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Let $A$ be an $n\times n$ matrix and let $I$ be the $n\times n$ identity matrix. Show that if $A^{2} = I$, and $A \neq I$, then $\lambda =-1$ is an eigenvalue of $A$. This problem doesn't seem that too hard to solve, but I am stuck near the end. Here is what I have done so far.

Since $A^{2}=I$, then by definition $Ax=\lambda x$, where $x$ is an eigenvector of $A$ and $\lambda$ is an eigenvalue of $A$. It follows that $x=Ix=A^{2}x=A(Ax)=A(\lambda x)= \lambda(Ax)=\lambda^{2}x$. (Now I was going to use the fact that since $A \neq I$, that $x\neq 0$, so we get that $\lambda = 1$ or $-1$). This is where I am stuck.

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Do you know about Jordan normal form? –  Gerry Myerson Jul 23 '12 at 7:36
    
This is what I am currently having a hard time with. I don't quite understand the whole idea of it, just bits and pieces. –  Kelly Jul 23 '12 at 7:43
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You have shown that all eigenvalues satisfy $\lambda = \pm 1$. To finish, you must show that at least one eigenvalue is $-1$. Proceed by contradiction; assume all eigenvalues are $+1$ and see what that means about $A$. @Robert Israel's suggestion is a good one. Remember that $x^2-1 = (x+1)(x-1)$. –  copper.hat Jul 23 '12 at 8:03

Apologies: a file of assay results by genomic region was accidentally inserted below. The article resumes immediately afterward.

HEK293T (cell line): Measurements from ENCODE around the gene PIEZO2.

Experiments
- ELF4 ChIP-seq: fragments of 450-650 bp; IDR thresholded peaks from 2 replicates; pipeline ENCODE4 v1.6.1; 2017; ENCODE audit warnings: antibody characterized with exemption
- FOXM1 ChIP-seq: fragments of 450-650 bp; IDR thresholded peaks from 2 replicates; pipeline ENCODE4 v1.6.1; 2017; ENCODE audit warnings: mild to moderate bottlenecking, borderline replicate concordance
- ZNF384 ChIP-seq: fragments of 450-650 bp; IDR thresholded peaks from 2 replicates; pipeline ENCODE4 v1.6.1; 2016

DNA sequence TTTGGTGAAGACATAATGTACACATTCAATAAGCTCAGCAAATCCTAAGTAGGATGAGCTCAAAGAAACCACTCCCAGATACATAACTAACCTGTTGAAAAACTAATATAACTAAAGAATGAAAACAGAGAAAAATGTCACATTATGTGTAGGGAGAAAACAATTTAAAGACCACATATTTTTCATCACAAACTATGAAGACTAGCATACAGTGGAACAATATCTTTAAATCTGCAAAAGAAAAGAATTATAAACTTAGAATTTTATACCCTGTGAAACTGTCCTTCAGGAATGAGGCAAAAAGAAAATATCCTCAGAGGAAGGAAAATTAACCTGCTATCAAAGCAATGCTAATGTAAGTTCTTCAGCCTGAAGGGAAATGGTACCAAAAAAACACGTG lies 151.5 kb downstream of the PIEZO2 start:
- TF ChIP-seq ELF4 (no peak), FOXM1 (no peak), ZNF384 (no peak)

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4 Answers

Hint: If $-1$ is not an eigenvalue of $A$, then $A+I$ is invertible. What is $(A^2-I)(A+I)^{-1}$?

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If $A^2=I$, then $A$ satisfies the polynomial $t^2-1=(t-1)(t+1)$. Therefore, the minimal polynomial of $A$ divides $(t-1)(t+1)$.

If the minimal polynomial is $t-1$, then that means that $A-I=0$, so $A=I$; but we are assuming that $A\neq I$, so this is not the case.

That means that the minimal polynomial is divisible by $t+1$; since every irreducible factor of the minimal polynomial divides the characteristic polynomial, it follows that $t+1$ divides the characteristic polynomial of $A$, and hence that $-1$ is an eigenvalue of $A$, as desired.

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HINT: What you have so far is that if $\lambda$ is an eigenvalue for $A$, then $\lambda=\pm1$. This is correct.

Now assume that the eigenvalue $\lambda=-1$ does not occur and try to figure out what the Jordan canonical form of $A$ might be.

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Now you have λ=1 or −1. Now assume λ=1 then you get Ax=x (since Ax=λx) now we know x≠0 that means A=I, but we know that A≠I, contradiction so λ=-1 is the eigenvalue

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Welcome to MSE! It helps readability to format using MathJax (see FAQ). Regards –  Amzoti Aug 22 '13 at 13:34
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